Learn how to use the Python Debugger using the
breakpoint() function in this Tutorial.
Whenever your code does not work as expected and you want to find out why, you can utilize the Python debugger to detect the bug. It's very simple to get started. You can insert a breakpoint with the
breakpoint() function at any position in your code . This is new in Python 3.7, and is equivalent to the older
import pdb; pdb.set_trace() command.
# my_script.py a = int(0.1) b = 3.0 c = a + b breakpoint() # a lot of more code here...
Now when we run this file with
python my_script.py, it will stop at the breakpoint and start the debugger session:
python my_script.py --Return-- > my_script.py(6)<module>()->None -> breakpoint() (Pdb)
Now you can apply different commands, e.g., print variables/expressions or execute the script line by line. The most useful commans are listed below. For a full list have a look at the official documentation here.
- h (elp): Print the list of available commands
- l (ist): List source code for the current file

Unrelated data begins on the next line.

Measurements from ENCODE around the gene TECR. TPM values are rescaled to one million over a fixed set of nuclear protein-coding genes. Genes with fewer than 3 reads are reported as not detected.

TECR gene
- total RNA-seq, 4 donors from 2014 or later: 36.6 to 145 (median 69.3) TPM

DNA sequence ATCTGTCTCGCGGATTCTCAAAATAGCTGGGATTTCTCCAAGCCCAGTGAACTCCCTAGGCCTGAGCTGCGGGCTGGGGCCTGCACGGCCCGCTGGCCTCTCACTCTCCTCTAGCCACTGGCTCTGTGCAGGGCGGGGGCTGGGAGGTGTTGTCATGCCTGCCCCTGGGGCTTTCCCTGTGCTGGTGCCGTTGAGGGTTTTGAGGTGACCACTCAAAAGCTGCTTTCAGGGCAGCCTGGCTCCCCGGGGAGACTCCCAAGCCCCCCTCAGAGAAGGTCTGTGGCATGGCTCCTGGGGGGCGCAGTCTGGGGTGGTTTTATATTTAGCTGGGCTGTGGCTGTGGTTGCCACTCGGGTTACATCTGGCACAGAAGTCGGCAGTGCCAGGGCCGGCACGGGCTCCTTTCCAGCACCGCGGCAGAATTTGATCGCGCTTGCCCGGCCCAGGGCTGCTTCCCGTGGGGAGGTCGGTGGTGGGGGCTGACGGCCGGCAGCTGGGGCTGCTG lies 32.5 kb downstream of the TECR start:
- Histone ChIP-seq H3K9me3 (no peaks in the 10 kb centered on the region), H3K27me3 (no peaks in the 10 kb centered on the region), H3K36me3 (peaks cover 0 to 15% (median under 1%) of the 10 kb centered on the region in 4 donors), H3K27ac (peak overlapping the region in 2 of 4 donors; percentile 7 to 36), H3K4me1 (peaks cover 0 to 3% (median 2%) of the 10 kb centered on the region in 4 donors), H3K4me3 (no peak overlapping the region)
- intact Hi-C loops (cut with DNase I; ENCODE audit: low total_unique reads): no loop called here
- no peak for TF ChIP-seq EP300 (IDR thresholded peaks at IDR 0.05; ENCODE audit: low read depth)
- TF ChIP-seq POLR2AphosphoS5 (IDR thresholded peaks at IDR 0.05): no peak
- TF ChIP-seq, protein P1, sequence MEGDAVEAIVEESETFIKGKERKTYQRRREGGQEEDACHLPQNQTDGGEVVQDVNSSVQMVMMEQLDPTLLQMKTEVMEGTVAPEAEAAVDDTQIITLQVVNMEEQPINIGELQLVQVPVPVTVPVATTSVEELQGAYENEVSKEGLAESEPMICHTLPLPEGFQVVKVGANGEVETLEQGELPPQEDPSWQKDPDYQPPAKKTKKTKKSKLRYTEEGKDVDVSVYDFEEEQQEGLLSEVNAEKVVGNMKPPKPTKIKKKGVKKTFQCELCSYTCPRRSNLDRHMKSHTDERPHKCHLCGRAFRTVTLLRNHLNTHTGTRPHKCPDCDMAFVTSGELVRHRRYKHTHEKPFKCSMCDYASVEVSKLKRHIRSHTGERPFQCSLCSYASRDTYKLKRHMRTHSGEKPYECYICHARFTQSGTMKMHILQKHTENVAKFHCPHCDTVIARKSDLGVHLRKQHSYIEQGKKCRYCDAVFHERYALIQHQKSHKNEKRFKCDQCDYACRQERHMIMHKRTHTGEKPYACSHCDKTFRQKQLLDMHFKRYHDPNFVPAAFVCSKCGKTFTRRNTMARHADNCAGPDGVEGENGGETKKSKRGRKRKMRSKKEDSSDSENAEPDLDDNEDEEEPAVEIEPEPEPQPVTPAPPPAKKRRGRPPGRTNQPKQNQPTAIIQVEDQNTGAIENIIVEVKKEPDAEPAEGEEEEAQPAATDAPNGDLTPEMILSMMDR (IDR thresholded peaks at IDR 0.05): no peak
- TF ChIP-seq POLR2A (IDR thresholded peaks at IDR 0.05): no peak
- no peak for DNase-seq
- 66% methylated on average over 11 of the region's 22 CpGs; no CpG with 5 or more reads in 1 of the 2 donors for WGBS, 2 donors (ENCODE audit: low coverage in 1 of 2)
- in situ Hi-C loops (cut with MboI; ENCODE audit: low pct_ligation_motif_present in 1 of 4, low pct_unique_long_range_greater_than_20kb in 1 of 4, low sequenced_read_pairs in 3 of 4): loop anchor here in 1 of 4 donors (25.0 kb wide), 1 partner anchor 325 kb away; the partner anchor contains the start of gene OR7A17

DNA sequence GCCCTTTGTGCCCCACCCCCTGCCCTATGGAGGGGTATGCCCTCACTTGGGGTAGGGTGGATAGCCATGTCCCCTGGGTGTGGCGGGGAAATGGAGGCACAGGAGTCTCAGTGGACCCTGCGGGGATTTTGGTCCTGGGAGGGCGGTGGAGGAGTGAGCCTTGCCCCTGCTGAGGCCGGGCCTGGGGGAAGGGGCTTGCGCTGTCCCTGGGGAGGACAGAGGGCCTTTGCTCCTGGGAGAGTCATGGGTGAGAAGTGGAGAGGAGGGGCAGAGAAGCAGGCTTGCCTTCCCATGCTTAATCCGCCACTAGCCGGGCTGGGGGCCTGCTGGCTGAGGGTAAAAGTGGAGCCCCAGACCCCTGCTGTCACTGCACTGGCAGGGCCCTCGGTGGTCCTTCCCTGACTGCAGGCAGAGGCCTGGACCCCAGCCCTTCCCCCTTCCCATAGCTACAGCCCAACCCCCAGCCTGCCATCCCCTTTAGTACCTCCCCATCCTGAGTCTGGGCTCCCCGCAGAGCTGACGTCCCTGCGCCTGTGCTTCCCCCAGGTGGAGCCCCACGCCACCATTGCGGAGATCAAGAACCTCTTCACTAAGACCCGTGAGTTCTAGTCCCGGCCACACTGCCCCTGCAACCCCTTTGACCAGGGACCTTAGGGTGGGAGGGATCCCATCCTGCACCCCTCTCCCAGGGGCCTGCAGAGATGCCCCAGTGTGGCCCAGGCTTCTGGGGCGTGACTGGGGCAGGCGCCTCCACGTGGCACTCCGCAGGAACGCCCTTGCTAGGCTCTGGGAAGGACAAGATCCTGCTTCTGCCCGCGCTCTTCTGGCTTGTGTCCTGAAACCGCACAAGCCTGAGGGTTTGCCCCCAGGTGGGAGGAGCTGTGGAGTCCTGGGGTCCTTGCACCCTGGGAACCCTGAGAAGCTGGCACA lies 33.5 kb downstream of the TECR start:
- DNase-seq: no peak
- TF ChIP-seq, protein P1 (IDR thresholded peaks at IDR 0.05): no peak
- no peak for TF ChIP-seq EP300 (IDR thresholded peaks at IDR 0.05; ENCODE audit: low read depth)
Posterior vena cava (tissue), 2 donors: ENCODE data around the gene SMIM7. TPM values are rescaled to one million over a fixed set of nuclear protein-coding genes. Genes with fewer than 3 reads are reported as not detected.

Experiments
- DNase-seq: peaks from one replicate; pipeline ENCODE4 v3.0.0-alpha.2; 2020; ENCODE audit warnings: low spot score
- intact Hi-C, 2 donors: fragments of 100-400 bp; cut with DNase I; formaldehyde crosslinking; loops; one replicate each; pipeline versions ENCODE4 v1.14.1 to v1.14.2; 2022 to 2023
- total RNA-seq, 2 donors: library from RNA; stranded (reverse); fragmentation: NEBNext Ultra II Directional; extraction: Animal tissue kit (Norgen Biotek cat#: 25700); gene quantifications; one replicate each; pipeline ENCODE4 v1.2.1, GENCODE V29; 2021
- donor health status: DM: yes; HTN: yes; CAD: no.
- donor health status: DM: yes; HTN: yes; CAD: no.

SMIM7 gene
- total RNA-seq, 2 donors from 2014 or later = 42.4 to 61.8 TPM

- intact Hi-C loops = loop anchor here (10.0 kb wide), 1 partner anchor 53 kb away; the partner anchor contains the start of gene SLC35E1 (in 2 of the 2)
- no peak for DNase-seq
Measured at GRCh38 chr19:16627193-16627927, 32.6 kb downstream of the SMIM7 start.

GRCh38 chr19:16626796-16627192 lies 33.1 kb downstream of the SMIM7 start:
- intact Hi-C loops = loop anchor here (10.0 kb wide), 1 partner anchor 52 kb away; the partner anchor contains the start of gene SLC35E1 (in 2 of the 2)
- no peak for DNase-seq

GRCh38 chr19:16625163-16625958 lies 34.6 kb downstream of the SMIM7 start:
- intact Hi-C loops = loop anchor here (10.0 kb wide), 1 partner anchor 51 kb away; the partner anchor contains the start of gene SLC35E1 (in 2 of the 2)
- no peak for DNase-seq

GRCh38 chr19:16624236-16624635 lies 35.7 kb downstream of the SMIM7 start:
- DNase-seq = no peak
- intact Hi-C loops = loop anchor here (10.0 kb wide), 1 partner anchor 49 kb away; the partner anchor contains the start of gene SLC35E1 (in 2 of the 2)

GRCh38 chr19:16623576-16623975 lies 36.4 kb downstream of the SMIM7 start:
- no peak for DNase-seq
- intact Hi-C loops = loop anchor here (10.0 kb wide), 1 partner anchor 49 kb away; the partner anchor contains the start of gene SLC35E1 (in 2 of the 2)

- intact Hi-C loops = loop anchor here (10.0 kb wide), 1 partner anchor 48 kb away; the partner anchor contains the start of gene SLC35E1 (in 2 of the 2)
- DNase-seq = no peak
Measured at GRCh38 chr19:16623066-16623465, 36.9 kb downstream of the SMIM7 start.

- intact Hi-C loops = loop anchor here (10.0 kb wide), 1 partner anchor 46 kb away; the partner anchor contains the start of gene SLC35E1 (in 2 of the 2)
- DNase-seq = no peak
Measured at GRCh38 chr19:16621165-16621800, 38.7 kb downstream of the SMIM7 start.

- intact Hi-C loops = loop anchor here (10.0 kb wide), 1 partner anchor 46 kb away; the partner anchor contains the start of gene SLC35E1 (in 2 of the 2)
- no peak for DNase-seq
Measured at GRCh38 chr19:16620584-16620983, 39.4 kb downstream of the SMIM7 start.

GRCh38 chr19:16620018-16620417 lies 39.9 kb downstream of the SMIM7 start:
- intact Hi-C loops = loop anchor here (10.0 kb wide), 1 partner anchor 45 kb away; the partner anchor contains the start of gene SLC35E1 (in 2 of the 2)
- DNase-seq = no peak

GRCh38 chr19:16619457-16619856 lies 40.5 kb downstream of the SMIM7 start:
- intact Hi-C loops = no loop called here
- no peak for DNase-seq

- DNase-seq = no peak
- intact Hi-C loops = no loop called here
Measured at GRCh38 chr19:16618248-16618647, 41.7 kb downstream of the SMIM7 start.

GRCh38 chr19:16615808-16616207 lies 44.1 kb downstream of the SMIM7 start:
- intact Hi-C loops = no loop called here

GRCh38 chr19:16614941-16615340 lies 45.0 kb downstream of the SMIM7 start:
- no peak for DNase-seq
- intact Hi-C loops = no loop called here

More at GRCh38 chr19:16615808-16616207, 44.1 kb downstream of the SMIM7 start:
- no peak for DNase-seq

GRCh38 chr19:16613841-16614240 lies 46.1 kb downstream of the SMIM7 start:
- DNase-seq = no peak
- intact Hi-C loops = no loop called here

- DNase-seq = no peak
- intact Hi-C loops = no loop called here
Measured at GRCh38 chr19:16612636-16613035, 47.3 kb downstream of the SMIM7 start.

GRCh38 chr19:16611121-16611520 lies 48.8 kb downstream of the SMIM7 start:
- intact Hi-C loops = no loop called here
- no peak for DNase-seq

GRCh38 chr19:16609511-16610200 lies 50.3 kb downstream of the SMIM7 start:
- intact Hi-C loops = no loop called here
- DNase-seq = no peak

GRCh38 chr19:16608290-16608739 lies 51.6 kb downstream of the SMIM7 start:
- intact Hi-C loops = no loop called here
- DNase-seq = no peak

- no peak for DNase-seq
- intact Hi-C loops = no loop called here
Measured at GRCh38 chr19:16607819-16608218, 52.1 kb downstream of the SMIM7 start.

- w (here): Print a stack trace, with the most recent frame at the bottom
- q (uit): Quit from the debugger
- p expression: Evaluate the expression in the current context and print its value
- n (ext): Continue execution until the next line in the current function is reached or it returns (The difference between next and step is that step stops inside a called function, while next executes called functions, only stopping at the next line in the current function)
- s (tep): Execute the current line, stop at the first possible occasion (either in a function that is called or on the next line in the current function)
- c (ontinue): Continue execution, only stop when a breakpoint is encountered
With these commands, we can step through the code, print expressions, and track down our bug 😊.